For example. In Jane Austen's novel Mansfield Park, most of the story takes place among a group of young people who are all staying at an estate in the English countryside while the owner of the estate, Sir Thomas Bertram, is off dealing with his plantation in Antigua. Although there is occasional mention of a letter from Sir Thomas, the novel is about the young people back at Mansfield Park. Sir Thomas is off-stage for almost the entirety of the novel. None of the action takes place in Antigua and almost no details are given about what Sir Thomas is doing there besides a vague mention that he is trying to straighten out his financial affairs.

But now we know that owning a plantation in Antigua almost certainly meant that the fictional Sir Thomas was a slaveholder, and thus the financial underpinnings of the estate of Mansfield Park are based on slave labor.  This never comes up in the novel.  Slaves are never mentioned, the living conditions of the slaves are never described, and Sir Thomas's practices as a slave owner (was he kind? brutal?) are never discussed.

But once you know, can you read Mansfield Park without a feeling of creepy complicity? Do we participate in the same mindset that found slave ownership acceptable if we ignore the reality of the source of Sir Thomas's wealth? Are we in denial about it in the same way that the young people are in denial about what is financing the food on their table, the clothes on their backs? in the same way that Jane Austen herself was probably in denial about the source of the wealth of a large British estate?

Mansfield Park is an easy example, because it's usually the least favorite of Austen's novels and almost nobody likes the heroine Fanny Price, who is a bit of a self-righteous prig.  You almost welcome the chance to be able to poke at her pious moralizing.  But maybe you get the idea of what I'm describing anyway. We've gone from the hero worship of my earlier era of literary studies (where authors were godlike creatures with special access to universal knowledge that they shared through their writing) to an adversarial stance where the goal is to bring down the reputation of previously admired writers.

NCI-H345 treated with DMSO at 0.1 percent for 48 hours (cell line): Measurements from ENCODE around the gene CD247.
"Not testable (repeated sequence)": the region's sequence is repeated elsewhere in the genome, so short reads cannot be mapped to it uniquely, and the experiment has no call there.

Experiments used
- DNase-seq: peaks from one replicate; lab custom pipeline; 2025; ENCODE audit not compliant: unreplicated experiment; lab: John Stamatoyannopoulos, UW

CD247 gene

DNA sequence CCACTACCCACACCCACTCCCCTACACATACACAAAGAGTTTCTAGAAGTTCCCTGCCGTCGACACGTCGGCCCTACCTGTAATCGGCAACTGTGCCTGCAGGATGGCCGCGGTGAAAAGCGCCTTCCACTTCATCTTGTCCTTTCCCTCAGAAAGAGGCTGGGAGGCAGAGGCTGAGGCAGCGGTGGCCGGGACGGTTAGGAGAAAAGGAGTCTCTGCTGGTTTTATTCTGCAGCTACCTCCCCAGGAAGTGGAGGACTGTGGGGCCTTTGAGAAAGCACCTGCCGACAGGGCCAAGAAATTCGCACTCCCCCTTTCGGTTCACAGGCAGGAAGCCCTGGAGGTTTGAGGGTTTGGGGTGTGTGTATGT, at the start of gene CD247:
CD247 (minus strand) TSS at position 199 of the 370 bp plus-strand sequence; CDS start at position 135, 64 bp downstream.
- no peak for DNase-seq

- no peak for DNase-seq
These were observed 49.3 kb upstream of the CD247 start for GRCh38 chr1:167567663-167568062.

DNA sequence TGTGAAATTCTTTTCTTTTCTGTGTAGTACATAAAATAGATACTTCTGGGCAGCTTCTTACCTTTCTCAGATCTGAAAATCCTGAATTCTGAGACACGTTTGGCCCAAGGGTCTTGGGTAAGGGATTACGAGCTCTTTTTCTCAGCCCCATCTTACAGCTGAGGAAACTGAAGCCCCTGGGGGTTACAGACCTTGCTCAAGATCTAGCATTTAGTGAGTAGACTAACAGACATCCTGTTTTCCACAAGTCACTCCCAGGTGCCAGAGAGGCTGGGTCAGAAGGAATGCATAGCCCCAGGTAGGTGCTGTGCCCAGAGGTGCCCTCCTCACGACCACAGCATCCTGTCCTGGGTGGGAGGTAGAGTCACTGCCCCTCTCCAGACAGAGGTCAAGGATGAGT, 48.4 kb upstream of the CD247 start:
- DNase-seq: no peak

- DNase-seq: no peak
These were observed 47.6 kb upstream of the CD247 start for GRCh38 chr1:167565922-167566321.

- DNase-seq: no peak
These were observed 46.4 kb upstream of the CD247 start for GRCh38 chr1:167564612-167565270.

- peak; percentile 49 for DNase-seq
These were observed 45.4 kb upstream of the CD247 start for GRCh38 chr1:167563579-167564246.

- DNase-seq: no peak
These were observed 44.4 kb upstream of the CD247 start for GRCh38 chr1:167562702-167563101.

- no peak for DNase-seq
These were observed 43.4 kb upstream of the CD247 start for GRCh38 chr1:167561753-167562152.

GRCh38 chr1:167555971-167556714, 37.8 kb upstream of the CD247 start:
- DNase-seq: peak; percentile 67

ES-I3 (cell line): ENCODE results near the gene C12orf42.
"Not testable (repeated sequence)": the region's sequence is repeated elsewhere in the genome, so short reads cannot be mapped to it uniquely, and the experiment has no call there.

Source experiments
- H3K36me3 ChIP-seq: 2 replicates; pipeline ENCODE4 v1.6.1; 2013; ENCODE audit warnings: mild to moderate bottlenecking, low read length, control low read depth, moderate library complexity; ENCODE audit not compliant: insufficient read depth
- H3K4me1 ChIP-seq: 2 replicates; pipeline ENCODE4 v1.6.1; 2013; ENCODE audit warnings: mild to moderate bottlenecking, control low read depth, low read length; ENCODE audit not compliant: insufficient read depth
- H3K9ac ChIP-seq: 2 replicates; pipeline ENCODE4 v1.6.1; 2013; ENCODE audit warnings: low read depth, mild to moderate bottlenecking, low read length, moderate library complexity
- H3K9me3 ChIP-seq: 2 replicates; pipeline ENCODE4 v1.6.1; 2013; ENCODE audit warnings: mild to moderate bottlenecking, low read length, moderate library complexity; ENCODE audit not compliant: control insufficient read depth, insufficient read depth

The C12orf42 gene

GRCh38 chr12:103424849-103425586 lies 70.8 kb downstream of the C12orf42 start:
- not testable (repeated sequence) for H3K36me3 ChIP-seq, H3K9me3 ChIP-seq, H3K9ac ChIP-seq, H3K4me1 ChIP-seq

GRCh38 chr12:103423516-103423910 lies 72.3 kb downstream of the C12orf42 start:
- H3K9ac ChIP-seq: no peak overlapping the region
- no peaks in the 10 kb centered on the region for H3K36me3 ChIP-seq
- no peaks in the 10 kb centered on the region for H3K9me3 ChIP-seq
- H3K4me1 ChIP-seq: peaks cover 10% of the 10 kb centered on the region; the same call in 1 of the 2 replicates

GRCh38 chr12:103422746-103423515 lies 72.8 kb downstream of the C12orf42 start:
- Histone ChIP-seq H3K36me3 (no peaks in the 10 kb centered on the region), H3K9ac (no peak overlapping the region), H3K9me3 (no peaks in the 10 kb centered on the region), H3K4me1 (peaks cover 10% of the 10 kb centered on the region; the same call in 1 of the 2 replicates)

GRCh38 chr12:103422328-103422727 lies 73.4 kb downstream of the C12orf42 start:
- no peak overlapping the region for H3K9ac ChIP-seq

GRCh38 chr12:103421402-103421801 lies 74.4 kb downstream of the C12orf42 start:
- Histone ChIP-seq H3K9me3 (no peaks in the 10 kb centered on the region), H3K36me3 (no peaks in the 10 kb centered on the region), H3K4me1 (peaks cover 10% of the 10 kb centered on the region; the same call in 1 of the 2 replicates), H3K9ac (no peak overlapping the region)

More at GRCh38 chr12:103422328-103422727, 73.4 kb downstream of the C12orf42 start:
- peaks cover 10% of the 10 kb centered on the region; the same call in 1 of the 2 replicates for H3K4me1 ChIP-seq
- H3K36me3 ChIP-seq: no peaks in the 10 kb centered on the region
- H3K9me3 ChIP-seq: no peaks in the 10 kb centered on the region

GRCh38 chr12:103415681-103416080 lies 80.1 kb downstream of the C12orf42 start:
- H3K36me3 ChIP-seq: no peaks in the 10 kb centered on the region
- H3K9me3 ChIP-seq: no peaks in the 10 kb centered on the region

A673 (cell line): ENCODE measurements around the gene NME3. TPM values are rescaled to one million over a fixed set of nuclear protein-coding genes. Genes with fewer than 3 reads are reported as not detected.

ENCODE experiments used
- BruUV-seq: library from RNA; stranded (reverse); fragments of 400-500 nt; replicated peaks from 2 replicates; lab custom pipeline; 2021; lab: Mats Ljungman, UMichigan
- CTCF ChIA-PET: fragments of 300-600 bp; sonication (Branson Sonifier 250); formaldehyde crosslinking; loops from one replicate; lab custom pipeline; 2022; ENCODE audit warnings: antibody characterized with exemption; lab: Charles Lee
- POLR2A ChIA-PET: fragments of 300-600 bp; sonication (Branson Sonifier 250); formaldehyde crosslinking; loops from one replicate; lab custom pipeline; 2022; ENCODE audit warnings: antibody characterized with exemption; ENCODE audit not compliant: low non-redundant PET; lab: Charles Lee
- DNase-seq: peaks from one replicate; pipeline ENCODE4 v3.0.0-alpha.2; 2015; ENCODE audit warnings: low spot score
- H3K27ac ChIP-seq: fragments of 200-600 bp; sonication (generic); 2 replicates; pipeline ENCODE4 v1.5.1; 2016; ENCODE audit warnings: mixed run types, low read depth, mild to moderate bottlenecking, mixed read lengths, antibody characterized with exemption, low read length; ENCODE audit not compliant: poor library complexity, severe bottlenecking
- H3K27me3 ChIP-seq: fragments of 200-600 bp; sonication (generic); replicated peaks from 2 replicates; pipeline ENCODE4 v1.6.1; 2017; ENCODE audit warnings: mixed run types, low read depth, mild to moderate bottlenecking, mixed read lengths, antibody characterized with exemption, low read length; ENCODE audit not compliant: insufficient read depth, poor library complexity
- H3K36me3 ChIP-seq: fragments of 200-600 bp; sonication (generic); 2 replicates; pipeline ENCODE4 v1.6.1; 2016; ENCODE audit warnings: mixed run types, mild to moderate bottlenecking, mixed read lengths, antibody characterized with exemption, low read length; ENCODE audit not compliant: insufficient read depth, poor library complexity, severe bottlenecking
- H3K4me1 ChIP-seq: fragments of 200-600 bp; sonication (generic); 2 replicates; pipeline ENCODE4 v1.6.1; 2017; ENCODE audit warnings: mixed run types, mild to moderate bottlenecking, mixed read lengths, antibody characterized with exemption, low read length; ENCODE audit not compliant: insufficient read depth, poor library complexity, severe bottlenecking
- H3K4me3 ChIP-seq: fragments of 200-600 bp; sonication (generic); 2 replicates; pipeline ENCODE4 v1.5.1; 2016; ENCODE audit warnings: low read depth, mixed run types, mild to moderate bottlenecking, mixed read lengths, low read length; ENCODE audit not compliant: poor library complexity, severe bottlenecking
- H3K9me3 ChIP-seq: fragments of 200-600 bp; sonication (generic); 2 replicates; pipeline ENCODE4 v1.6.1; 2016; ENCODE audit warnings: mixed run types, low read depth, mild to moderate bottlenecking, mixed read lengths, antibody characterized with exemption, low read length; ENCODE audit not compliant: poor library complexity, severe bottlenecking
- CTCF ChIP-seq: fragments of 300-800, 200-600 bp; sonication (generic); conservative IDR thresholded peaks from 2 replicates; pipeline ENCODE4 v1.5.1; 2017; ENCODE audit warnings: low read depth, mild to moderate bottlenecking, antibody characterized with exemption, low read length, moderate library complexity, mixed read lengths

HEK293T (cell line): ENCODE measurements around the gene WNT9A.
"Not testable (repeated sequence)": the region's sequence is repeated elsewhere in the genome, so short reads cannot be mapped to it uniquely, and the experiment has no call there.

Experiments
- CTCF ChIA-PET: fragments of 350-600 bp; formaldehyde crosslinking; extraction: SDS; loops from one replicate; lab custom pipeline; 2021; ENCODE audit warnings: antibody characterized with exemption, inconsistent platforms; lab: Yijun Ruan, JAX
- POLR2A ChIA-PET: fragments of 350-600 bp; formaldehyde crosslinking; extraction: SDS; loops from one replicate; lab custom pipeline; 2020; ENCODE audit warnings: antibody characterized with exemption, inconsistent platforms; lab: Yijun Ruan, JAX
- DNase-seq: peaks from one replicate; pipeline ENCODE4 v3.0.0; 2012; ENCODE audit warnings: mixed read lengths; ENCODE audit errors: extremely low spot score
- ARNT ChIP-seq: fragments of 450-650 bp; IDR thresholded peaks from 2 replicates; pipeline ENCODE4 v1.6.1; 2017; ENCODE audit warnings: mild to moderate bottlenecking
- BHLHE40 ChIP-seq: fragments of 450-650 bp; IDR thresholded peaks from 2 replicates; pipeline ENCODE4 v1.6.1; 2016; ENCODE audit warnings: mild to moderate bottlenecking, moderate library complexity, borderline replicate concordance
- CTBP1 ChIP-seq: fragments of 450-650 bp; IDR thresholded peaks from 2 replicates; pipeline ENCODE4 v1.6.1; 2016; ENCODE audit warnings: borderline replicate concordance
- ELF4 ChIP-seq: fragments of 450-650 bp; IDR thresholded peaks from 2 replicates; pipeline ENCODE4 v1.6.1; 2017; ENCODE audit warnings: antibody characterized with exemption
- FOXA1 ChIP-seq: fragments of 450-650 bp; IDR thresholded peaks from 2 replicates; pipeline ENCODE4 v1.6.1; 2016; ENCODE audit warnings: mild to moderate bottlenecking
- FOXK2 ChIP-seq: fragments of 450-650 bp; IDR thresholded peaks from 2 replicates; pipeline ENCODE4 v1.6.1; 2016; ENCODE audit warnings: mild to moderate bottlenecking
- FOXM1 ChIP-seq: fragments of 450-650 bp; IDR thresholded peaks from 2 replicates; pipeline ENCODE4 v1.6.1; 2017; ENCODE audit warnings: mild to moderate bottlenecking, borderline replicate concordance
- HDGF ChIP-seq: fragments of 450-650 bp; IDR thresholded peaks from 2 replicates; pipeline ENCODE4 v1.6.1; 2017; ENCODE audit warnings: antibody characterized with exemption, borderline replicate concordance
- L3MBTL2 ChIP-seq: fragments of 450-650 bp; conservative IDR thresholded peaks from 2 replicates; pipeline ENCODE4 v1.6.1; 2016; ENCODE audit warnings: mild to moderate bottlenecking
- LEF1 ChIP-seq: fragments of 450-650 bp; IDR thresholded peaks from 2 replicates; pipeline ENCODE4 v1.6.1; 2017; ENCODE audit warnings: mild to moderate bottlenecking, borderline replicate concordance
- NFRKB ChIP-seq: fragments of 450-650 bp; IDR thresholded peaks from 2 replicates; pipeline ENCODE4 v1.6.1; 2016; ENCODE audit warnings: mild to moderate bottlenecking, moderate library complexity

I loved grad school, and I loved the opportunity to have my mind stretched by literary theory. But this part of it is an approach to literary studies that doesn't work for me. Mostly because I don't see the point of blaming people for having the cultural prejudices of their time. Maybe this is because of my own experience with this.  I was raised as an Evangelical in the Bible Belt, by a father who was German Baptist and a mom who is a died-in-the-wool Southerner. I inherited all of their prejudices, I breathed them in, or maybe it was even more integral than that--I absorbed them some kind of familial osmosis. It wasn't until I was in my twenties and had moved away from home and out of the milieu of my childhood that I could seriously question those ideas, let alone leave them behind. Even in my fifties I still deal with the residue of my upbringing all the time.